Review by Choice Review
The word "terrorism" is freighted with such obvious stereotypes that a book that explores this issue from a completely different perspective is quite striking. Pedahzur (Univ. of Texas, Austin) and Perliger (SUNY, Stony Brook) define terrorism to include acts of violence, which are political in nature, intended to generate fear in others, and target civilians and noncombatants. The authors examine several Jewish groups that meet their criteria. They offer a brief history of terrorism in Israel, discuss the actions of some groups before independence (e.g., Etzel/Irgun and Lehi/the Stern Gang) and some after (e.g., Tzrifin Underground or the Brit Hakainam [Covenant of the Zealots]), and indicate the role of religious extremism that drove adherents to assassinations, vandalism, and other violence. However, the bulk of the analysis is dedicated to groups that formed in the more contemporary period after the Camp David Accords in 1978. The authors utilize original documentary sources and extensive interviews with many Israeli leaders and former terrorists to trace the lineages, networks, motivations, and actions of some of these groups and individuals and deftly weave together political, psychological, and religious factors to provide an explanatory framework. This work is timely, objective, and bold. Summing Up: Highly recommended. Upper-division undergraduates and above. A. Ahmad Black Hills State University
Copyright American Library Association, used with permission.
Review by Publisher's Weekly Review
Israeli academics Pedahzur (The Israeli Secret Service and the Struggle Against Terrorism) and Perliger (Middle East Terrorism) point out that Muslim extremists don't hold a monopoly on terrorism: Israel has seen hundreds of attacks by Jewish terrorists-most directed against Palestinians, but some against the state itself. The authors present a carefully constructed theoretical model, positing that "radicalization within a specific counterculture, fostered by a threatening external event and portrayed by spiritual leaders as catastrophic" precipitate violence-not just by Jewish extremists but "any counterculture that adheres to a totalistic ideology." Indeed, the authors see clear parallels between Jewish terrorist cells and their Muslim counterparts, and stress that mere faith isn't enough to create violent intent (they note that "religious terrorist groups... made up less than 15 percent of all terrorist groups active in the 20th century"). Pedahzur and Perliger occasionally slip into academese and assume a close knowledge of Israeli political minutiae, but in combining exhaustive analysis with straight-forward language and compelling nonfiction narrative, they provide excellent insight into a little reported and even lesser understood reality. (Nov.) (c) Copyright PWxyz, LLC. All rights reserved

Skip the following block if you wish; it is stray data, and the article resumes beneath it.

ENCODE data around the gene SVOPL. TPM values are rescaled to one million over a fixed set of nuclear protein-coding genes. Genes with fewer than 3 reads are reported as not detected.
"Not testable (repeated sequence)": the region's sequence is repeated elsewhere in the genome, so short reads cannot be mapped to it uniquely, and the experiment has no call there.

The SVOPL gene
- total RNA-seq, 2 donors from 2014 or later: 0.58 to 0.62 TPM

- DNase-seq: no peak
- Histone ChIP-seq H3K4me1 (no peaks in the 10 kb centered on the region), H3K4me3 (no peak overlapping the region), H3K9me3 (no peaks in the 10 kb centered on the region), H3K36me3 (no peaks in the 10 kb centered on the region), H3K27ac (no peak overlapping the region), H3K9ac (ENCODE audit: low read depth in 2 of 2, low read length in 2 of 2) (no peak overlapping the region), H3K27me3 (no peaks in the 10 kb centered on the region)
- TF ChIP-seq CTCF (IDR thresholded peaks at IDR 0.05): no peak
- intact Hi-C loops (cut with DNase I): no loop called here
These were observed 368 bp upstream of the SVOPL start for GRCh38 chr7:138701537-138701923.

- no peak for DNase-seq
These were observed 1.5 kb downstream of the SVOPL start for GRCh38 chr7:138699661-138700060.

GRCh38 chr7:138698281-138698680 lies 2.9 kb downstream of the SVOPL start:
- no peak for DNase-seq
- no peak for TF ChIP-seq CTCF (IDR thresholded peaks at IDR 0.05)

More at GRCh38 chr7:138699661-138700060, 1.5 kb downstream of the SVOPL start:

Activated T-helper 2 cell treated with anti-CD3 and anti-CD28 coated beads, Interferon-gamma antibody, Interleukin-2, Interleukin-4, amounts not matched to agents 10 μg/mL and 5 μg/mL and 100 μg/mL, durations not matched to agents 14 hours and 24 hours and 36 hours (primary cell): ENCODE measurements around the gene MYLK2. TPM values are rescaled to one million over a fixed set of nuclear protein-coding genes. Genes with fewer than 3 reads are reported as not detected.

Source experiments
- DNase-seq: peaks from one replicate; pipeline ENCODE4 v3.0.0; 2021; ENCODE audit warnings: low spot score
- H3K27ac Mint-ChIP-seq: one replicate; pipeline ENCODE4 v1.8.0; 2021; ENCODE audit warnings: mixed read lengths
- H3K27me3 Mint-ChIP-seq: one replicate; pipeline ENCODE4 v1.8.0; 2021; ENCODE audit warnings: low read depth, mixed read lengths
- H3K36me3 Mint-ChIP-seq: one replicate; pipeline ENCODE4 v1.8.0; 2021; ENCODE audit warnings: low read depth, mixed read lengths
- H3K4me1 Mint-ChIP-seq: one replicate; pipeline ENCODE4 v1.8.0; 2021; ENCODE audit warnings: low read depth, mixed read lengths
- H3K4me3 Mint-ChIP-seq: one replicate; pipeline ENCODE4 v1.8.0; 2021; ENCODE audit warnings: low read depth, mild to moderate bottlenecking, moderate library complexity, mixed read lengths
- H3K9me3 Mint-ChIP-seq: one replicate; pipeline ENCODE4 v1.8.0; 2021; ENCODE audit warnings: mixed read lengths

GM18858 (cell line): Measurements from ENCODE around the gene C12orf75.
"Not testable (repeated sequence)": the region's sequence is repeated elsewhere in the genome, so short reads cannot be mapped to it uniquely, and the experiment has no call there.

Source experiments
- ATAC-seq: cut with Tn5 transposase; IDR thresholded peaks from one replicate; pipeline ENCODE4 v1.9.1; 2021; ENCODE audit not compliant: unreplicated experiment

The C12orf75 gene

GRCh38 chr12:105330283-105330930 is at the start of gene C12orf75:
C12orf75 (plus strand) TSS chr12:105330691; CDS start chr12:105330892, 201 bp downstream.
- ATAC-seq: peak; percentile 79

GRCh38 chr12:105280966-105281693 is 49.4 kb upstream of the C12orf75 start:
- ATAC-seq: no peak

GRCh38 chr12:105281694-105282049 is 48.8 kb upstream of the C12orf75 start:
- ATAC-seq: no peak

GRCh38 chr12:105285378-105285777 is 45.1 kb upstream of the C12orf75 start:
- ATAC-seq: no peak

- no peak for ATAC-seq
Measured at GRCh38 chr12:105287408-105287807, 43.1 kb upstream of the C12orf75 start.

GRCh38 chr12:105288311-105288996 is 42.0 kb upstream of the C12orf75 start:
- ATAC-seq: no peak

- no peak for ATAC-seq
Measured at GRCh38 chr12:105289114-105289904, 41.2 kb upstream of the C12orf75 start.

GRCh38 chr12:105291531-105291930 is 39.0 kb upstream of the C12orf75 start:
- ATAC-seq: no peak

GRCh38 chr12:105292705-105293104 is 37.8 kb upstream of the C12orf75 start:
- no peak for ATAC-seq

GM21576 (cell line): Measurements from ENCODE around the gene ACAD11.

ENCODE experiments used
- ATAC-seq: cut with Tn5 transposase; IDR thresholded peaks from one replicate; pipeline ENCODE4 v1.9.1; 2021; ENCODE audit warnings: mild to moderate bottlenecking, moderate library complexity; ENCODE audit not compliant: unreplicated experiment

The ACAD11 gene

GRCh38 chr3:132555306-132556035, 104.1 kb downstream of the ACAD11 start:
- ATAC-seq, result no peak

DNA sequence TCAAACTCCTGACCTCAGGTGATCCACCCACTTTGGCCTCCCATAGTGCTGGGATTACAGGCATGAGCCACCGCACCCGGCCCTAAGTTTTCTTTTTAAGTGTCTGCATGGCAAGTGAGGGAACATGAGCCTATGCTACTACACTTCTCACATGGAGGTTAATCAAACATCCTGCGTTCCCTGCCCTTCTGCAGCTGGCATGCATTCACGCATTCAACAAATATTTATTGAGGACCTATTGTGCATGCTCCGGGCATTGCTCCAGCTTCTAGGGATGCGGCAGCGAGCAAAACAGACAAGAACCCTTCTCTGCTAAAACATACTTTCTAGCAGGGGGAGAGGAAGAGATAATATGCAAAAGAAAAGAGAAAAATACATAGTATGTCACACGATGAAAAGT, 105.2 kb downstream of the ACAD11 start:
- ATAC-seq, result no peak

(c) Copyright PWxyz, LLC. All rights reserved
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